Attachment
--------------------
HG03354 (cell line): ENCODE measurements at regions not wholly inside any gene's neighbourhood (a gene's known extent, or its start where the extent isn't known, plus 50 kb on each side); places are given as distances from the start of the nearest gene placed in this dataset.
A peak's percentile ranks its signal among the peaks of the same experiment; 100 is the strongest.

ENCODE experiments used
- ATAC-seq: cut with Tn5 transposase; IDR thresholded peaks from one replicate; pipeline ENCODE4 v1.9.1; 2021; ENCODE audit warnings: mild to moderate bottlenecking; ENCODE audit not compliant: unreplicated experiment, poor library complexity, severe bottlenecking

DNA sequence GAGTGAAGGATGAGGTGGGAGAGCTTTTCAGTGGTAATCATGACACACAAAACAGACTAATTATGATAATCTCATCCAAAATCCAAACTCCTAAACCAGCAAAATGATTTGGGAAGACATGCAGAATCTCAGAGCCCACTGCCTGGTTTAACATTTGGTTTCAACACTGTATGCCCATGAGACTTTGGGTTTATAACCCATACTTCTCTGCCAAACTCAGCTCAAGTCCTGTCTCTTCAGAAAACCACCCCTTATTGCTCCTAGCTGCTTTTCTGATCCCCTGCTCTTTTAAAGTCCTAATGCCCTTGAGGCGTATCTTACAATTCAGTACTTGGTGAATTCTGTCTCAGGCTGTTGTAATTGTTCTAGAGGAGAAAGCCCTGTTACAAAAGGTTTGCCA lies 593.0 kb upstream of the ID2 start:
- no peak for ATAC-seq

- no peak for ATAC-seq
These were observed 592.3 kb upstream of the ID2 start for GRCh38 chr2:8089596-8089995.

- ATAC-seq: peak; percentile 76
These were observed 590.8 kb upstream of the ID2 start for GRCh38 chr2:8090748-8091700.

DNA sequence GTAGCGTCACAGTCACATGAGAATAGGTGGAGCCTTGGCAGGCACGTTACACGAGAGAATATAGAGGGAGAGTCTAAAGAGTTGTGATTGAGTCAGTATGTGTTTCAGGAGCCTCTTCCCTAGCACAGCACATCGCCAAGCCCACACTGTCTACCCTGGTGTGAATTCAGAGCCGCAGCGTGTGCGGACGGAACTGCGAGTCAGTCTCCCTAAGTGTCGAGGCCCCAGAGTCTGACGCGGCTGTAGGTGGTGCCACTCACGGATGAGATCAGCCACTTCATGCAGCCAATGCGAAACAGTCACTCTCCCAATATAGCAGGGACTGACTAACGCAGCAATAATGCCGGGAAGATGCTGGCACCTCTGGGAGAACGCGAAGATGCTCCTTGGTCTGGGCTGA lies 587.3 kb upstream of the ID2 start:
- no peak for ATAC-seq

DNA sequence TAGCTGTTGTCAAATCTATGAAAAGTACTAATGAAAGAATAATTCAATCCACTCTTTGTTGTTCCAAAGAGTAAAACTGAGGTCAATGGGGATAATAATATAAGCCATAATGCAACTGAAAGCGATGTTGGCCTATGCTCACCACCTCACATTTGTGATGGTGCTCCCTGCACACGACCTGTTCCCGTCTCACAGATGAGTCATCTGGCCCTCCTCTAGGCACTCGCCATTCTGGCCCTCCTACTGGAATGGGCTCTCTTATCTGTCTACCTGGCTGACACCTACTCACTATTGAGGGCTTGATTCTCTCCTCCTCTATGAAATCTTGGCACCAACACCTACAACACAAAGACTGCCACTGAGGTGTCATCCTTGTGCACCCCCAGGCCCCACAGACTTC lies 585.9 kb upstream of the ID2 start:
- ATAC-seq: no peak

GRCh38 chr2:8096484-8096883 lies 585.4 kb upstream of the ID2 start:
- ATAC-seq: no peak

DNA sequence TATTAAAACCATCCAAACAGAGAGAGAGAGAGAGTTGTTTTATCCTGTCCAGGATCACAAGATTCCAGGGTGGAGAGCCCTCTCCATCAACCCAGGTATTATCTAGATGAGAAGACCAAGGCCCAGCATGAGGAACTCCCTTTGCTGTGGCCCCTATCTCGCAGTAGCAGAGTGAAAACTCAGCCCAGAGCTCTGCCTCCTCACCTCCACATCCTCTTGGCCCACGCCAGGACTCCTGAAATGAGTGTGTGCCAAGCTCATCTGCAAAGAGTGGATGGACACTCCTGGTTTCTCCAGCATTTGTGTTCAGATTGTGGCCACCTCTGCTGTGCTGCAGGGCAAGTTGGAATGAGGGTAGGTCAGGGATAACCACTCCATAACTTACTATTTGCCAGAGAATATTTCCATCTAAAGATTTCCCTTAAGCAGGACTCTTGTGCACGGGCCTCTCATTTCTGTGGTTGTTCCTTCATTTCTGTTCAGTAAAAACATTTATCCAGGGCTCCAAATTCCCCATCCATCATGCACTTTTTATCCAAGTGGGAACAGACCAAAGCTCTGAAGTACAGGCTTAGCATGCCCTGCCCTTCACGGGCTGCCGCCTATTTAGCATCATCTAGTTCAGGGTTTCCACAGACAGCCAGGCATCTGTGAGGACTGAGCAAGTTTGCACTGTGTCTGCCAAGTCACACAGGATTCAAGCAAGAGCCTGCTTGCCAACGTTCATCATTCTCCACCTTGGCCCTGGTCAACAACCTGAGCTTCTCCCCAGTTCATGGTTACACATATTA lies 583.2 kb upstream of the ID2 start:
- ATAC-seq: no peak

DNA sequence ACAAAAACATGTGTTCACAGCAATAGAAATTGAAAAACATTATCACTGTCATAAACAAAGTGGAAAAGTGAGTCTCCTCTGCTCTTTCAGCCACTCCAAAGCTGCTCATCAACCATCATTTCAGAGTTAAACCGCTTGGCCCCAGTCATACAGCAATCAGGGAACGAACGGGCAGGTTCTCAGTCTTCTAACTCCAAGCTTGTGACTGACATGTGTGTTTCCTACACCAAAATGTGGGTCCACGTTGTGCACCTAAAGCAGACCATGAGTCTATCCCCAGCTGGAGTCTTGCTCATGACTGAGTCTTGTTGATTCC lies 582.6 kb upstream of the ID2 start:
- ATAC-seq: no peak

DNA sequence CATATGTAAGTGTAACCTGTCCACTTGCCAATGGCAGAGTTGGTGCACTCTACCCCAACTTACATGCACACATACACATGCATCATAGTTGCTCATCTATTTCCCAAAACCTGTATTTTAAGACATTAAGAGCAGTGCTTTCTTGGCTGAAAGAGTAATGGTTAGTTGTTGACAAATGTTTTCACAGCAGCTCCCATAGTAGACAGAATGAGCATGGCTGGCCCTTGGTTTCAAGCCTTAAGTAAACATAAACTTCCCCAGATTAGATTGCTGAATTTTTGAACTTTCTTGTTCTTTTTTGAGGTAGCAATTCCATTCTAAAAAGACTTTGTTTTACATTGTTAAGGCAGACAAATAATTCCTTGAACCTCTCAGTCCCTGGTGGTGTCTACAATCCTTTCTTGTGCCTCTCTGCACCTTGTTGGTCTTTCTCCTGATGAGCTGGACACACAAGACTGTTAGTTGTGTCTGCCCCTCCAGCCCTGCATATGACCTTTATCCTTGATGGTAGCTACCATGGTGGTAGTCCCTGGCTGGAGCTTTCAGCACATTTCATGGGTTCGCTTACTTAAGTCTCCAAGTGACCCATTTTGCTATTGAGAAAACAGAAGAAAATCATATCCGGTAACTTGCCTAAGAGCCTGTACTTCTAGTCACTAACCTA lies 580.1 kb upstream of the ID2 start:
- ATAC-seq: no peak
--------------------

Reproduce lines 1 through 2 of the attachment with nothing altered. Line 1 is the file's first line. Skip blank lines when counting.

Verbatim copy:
HG03354 (cell line): ENCODE measurements at regions not wholly inside any gene's neighbourhood (a gene's known extent, or its start where the extent isn't known, plus 50 kb on each side); places are given as distances from the start of the nearest gene placed in this dataset.
A peak's percentile ranks its signal among the peaks of the same experiment; 100 is the strongest.